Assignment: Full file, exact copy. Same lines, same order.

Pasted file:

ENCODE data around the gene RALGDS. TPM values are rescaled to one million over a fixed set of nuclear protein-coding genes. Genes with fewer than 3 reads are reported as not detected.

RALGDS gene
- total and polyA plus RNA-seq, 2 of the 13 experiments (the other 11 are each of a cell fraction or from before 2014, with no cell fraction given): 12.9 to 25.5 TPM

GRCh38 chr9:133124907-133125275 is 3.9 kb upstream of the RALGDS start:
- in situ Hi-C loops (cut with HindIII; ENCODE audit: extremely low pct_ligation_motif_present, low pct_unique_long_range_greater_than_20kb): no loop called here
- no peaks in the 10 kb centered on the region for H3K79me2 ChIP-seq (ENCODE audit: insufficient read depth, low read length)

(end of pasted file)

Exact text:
ENCODE data around the gene RALGDS. TPM values are rescaled to one million over a fixed set of nuclear protein-coding genes. Genes with fewer than 3 reads are reported as not detected.

RALGDS gene
- total and polyA plus RNA-seq, 2 of the 13 experiments (the other 11 are each of a cell fraction or from before 2014, with no cell fraction given): 12.9 to 25.5 TPM

GRCh38 chr9:133124907-133125275 is 3.9 kb upstream of the RALGDS start:
- in situ Hi-C loops (cut with HindIII; ENCODE audit: extremely low pct_ligation_motif_present, low pct_unique_long_range_greater_than_20kb): no loop called here
- no peaks in the 10 kb centered on the region for H3K79me2 ChIP-seq (ENCODE audit: insufficient read depth, low read length)